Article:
Sharlene Newman, PhD (BE in electrical engineering and mathematics, MS and PhD in biomedical engineering). Dr. Newman is a cognitive neuroscience who uses MRI to understand human neurocognition. She completed her postdoctoral training in cognitive neuroscience at Carnegie Mellon before starting a tenure-track position in the Department of Psychological and Brain Sciences at Indiana University where she was eventually promoted to full professor and became the Class of 1948 Herman B Wells Endowed Professors. Newman moved to the University of Alabama in 2019 and is the executive director of the ALRI, director of the UA MRI Reseach Facility, a professor in the department of psychology, and adjunct professor in electrical and computer engineering. In 2022, Newman was elected as a neuroscience fellow in AAAS.
Rajesh Kana, PhD, is the director of the Center for Innovative Research in Autism and professor in psychology. Dr. Kana also directs the Neuroscience Research Theme in the Alabama Life Research Institute and was the director of the undergraduate neuroscience program at the University of Alabama at Birmingham prior to coming to UA. His research investigates the neurobiology of social, cognitive and affective processes in both typical and atypical development. He studies people with developmental disorders, including Autism Spectrum Disorder (ASD) and also neurotypical individuals in order to learn more about the similarities and differences at the brain, behavior, and cognitive levels. He utilizes neuropsychological assessments and MRI techniques to measure brain structure, function, connectivity, and metabolite levels. His research is directed at identifying a neurobiological marker for ASD and to understand the impact of cognitive and behavioral interventions on the brain in children and adults with ASD.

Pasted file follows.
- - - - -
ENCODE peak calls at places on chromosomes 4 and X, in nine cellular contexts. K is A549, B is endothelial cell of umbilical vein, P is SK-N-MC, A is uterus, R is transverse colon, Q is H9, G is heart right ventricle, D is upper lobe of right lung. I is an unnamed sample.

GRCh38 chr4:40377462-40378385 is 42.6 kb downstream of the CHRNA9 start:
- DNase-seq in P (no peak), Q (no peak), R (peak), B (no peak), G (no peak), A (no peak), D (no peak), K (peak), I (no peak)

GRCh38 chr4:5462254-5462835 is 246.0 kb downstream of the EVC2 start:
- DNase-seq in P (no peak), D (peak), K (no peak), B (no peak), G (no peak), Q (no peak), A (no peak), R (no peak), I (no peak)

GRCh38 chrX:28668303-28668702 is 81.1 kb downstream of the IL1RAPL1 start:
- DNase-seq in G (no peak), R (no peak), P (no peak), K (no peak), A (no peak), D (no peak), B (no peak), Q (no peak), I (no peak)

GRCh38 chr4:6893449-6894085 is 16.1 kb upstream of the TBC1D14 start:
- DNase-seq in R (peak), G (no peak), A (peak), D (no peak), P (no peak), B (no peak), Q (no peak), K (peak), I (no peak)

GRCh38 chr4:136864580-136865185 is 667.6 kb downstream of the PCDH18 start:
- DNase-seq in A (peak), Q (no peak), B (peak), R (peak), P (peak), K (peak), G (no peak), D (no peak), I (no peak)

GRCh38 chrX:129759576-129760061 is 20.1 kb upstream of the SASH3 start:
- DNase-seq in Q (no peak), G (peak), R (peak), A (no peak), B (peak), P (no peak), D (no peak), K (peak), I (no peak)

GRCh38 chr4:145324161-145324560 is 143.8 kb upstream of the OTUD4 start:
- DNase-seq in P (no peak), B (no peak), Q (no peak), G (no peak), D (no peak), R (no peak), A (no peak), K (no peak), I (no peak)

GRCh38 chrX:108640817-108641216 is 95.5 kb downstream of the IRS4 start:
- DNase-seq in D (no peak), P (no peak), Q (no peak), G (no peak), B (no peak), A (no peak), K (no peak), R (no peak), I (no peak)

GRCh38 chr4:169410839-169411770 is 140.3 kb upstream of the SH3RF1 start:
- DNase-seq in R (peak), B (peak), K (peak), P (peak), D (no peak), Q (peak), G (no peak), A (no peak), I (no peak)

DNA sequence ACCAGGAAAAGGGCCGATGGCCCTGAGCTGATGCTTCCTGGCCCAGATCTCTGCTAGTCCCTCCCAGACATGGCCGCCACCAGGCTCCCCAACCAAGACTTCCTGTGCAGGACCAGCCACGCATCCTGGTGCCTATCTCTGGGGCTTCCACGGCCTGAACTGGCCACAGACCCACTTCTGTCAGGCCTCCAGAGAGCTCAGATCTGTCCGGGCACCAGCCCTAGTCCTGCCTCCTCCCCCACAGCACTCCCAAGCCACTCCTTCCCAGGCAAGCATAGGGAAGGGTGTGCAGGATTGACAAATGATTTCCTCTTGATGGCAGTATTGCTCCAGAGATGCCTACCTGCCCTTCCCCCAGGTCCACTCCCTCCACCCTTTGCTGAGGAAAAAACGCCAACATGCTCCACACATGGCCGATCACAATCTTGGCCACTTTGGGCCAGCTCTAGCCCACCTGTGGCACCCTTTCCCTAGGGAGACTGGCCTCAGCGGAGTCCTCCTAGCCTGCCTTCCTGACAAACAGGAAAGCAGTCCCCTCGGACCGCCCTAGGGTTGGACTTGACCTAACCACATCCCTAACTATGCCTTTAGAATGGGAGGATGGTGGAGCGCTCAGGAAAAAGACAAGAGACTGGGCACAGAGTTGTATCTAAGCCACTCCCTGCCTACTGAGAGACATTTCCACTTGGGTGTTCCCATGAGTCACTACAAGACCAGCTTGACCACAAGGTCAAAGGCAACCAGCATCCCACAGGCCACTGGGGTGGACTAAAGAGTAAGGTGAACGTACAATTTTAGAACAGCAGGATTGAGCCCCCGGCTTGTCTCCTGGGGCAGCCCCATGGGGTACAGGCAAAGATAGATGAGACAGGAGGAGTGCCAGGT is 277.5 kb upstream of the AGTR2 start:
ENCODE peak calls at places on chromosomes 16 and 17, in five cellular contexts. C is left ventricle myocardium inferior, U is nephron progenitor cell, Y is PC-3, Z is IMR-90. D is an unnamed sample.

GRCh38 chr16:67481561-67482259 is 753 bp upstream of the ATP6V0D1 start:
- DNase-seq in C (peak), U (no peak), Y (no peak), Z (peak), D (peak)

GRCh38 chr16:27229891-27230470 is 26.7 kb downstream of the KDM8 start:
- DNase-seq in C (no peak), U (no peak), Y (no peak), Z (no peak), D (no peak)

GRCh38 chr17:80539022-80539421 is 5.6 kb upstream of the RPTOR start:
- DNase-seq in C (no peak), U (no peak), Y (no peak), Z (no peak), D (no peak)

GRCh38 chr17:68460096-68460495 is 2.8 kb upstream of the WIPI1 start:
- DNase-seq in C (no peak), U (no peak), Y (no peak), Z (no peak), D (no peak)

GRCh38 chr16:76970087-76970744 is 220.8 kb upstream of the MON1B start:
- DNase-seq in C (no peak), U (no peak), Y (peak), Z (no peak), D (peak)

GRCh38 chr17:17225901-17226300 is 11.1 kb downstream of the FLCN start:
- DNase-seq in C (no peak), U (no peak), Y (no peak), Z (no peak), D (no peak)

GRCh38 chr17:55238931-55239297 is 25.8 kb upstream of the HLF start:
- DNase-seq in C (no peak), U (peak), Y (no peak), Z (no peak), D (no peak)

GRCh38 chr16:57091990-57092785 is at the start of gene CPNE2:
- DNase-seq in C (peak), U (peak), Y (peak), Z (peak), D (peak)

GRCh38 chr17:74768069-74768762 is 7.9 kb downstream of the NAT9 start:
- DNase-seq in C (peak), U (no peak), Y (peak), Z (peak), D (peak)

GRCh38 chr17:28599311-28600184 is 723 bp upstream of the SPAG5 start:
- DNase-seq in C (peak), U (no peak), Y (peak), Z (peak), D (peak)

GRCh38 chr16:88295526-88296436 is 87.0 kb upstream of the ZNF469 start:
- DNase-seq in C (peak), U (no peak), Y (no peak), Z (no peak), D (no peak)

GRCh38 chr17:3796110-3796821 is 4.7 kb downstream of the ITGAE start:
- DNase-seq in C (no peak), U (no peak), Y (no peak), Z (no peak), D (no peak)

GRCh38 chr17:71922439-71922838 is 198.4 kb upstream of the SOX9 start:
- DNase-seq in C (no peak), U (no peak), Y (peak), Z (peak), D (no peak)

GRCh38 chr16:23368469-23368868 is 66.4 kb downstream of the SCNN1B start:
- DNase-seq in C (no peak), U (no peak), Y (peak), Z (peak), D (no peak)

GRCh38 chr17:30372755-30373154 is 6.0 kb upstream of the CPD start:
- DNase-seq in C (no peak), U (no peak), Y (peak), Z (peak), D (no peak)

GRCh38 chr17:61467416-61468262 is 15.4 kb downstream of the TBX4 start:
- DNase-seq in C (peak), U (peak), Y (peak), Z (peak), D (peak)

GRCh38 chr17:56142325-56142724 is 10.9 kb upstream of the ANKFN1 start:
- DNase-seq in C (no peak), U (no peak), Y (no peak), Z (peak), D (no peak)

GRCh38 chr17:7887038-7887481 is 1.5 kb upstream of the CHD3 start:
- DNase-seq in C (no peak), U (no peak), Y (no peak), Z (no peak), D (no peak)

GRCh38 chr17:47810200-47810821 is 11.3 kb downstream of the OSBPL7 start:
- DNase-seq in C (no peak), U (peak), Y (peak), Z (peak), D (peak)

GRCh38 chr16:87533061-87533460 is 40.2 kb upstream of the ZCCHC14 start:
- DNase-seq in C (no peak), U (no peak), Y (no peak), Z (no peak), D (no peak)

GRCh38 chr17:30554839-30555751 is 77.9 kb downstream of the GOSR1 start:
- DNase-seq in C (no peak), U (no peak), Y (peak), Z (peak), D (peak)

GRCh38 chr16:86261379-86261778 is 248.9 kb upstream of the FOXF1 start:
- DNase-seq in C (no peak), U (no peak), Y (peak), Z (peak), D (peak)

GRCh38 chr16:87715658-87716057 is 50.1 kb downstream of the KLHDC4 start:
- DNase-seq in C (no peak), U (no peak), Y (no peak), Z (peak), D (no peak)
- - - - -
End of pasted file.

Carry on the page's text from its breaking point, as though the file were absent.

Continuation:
Firat Soylu, PhD, is an associate professor in the College of Education and director of the educational psychology PhD Program (includes an educational neuroscience PhD concentration) and the undergraduate educational neuroscience program. He also leads the Embodied Learning Design and Educational Neuroscience Lab. His work is within the newly emerging field of educational neuroscience. Dr. Soylu’s current research mainly focuses on numerical cognition and mathematics learning, in addition to his wider interests in STEM learning and computational modeling. He conducts behavioral, neuroimaging (both MRI and EEG/ERP), and design-based investigations.